The shop and bar at the Zhigulevsky brewery in the city of Samara on the Volga River is always busy. At any given time, customers are enjoying a few beers, either inside or near the takeaway window outside, or they are milling around waiting for a fresh batch of their favorite brew to be served. The beer is delivered to the store via an underground pipe, and locals say that it is far superior to what is available in shops elsewhere since proper Zhigulevskoye beer cannot be stored for more than a couple of days… Despite a long queue, customers at the brewery shop are served quickly. Each customer eagerly removes the top from an empty bottle they have brought with them and hands it over to the shop assistant, who fills it with beer from a hose. The customer then quickly replaces the top before the foam begins to rise, and the shop assistant is already serving the next customer.
Andreas Krennmair bought an old stone beer mug from one of his favourite breweries but was puzzled by the specific brand name printed on it. As any normal person would, he immediately embarked on several days’ worth of research to work out when it was manufactured:
The earliest person named Franz Köllerer that I was able to identify was Franz Seraphim Köllerer, born on Sept 14, 1839 in Schönram. The Köllerer family must have been reasonably wealthy, as Franz was able to attend grammar school in nearby Salzburg… Another sign of Franz Köllerer’s wealth is how well-travelled he was. Not only can his name be found in public records that he stayed in Salzburg, Linz and Graz several times during the 1860s and 1870s, a book titled Deutscher Parlaments-Almanach (German Parliament Almanac) credited him with having travelled abroad to Hungary, the principalities along the river Danube, Turkey, Asia Minor, Syria, Egypt, Greece and Italy… “Why would he be mentioned in such a book?”, you wonder. Very simple: because he got elected as Member of Parliament to the German Reichstag in Berlin in 1874, for the district of Rosenheim, a role in which he served until he stepped down in 1877. According to Salzburger Chronik in 1874, he was “not a studied man” but a well-known man with a “healthy heart and mind from the midst of the German people”.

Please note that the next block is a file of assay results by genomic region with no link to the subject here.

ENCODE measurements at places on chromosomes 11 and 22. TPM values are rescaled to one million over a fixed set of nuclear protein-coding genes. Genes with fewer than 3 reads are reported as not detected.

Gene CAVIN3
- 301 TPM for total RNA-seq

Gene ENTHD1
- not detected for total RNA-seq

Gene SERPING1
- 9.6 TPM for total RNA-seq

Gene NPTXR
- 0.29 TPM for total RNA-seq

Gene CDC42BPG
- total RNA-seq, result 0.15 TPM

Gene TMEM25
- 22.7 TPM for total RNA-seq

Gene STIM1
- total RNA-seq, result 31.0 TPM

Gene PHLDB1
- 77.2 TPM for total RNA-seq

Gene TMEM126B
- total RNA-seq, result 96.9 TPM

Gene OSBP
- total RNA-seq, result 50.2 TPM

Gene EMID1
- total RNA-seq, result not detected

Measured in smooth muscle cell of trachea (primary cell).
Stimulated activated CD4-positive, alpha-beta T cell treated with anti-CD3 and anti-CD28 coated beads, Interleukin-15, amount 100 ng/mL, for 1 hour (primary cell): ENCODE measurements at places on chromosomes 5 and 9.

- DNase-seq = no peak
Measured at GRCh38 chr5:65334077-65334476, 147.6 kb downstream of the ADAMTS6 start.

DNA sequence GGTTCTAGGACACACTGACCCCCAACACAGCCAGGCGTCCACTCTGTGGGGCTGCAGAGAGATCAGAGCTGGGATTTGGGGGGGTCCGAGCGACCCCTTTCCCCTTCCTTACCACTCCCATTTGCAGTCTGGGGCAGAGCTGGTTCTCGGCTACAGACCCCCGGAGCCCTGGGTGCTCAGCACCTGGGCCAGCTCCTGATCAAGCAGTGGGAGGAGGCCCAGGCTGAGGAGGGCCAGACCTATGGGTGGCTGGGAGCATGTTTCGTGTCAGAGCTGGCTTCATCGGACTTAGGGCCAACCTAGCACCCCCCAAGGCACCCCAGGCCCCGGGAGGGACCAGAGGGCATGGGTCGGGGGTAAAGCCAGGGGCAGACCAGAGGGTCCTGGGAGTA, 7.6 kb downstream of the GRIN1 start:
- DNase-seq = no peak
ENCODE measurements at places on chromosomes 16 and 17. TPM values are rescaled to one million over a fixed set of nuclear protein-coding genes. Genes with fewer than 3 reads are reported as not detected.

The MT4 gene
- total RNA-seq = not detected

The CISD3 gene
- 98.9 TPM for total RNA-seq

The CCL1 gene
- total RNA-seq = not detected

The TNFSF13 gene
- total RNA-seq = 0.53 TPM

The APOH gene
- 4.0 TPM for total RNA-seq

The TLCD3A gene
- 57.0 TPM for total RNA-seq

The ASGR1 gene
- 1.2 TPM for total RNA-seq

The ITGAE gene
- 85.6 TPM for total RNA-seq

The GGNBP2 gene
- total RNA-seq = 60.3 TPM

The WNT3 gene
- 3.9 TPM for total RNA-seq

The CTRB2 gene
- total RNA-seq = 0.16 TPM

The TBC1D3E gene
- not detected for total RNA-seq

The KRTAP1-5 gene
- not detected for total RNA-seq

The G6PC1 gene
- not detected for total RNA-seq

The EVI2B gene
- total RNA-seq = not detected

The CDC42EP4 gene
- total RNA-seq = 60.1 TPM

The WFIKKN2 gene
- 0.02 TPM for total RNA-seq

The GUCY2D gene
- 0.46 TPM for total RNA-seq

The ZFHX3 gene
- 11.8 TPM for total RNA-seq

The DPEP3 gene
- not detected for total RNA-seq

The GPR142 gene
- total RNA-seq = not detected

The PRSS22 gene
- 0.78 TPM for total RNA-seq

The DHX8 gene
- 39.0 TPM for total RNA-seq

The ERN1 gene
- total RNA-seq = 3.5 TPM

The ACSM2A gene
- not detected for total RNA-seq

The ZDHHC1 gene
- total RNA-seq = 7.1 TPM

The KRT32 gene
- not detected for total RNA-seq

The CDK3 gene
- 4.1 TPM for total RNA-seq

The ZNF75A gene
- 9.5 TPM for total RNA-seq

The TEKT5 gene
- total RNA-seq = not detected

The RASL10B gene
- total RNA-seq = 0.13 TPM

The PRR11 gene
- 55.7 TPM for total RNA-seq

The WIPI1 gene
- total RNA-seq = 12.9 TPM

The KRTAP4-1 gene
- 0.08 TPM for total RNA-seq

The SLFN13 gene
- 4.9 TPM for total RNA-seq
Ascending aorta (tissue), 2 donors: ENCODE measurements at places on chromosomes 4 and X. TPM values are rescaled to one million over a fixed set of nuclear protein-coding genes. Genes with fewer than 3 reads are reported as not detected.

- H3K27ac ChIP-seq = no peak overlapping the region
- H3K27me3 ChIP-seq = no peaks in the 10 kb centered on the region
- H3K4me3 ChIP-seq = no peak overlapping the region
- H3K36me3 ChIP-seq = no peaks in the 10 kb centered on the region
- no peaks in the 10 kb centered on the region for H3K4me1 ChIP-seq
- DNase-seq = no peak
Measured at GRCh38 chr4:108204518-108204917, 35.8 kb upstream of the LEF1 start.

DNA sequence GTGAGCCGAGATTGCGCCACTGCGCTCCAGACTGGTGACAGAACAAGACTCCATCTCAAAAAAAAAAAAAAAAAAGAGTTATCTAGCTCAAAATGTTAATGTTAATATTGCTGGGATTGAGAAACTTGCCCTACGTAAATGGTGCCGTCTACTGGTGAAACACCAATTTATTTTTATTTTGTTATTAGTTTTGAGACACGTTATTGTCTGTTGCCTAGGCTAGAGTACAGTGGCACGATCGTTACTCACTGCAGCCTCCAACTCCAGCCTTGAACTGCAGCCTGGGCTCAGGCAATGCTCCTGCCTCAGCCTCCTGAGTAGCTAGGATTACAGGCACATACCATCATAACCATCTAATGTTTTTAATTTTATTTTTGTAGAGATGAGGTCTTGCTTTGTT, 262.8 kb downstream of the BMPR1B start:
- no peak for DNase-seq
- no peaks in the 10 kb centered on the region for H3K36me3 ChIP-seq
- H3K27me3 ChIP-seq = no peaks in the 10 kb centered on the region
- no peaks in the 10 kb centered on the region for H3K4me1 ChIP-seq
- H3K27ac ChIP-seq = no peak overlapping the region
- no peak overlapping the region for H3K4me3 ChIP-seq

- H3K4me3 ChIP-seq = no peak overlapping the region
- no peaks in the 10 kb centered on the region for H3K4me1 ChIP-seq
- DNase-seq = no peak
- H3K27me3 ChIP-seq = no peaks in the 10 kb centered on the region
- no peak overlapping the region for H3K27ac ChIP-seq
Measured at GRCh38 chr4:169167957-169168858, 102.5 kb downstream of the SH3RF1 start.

Jess has been reading How Bad Are Bananas? – the carbon footprint of everything by Mike Berners-Lee and so we were interested to see a pair of posts (one | two) on sustainability in beer by Kelsey Picard at Science Made Beerable: